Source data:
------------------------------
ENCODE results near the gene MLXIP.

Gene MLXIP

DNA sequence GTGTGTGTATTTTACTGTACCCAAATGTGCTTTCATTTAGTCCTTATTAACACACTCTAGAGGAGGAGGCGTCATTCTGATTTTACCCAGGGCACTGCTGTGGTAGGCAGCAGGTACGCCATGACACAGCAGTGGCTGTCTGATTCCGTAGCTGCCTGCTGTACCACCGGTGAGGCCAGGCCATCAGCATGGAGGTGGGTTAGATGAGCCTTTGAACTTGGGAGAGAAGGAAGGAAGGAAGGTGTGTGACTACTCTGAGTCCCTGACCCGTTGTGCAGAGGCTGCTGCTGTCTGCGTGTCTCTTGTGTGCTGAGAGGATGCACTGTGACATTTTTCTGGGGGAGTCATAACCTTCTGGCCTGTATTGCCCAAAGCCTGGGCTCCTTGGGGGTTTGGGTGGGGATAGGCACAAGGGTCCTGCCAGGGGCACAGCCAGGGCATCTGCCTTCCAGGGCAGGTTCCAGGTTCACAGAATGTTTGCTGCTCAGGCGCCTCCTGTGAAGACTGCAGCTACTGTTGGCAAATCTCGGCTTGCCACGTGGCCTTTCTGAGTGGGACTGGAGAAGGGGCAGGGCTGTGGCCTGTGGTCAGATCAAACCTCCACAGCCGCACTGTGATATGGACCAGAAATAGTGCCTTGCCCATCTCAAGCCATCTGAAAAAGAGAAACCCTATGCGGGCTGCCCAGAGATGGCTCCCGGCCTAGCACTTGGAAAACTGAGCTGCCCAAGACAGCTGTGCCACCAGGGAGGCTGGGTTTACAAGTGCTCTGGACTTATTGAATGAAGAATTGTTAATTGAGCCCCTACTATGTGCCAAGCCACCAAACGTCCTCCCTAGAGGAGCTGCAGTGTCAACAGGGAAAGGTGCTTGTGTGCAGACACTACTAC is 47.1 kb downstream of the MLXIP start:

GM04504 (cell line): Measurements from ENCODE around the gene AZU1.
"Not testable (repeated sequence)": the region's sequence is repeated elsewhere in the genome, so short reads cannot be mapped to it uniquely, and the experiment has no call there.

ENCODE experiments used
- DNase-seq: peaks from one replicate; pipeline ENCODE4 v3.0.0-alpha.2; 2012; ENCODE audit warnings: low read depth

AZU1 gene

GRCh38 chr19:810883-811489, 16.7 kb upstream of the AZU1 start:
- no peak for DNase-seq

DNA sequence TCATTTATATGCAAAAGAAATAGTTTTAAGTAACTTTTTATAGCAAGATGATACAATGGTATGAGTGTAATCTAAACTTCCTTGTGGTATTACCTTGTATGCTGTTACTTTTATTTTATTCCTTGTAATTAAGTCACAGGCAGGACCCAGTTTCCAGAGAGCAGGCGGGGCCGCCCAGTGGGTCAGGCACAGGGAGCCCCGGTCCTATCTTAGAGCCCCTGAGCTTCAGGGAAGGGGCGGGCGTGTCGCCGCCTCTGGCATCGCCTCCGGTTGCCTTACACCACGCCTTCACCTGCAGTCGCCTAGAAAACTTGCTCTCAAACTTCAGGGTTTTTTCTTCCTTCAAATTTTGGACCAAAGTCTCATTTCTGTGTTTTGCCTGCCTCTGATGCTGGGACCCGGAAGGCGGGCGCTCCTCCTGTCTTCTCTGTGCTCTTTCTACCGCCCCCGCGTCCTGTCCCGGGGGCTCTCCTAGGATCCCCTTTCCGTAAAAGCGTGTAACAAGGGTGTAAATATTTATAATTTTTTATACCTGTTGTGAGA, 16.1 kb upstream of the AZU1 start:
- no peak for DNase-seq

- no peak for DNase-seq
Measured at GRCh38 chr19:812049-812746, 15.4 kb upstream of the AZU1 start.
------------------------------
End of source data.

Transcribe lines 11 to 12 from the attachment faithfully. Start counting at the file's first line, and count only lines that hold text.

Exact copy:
DNA sequence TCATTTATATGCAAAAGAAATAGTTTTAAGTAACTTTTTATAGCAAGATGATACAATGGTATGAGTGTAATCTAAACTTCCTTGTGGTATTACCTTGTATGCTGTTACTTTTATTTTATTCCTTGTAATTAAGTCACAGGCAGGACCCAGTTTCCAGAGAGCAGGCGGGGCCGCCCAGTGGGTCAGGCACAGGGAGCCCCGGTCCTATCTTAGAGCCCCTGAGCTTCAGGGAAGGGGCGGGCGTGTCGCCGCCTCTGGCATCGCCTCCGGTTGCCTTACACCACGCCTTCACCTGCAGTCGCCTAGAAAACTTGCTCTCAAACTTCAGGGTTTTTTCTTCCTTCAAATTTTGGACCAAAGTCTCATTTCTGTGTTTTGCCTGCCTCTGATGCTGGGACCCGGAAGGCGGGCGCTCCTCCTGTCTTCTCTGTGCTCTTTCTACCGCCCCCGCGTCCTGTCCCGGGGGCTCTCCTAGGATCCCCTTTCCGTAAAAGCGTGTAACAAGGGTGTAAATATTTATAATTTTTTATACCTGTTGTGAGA, 16.1 kb upstream of the AZU1 start:
- no peak for DNase-seq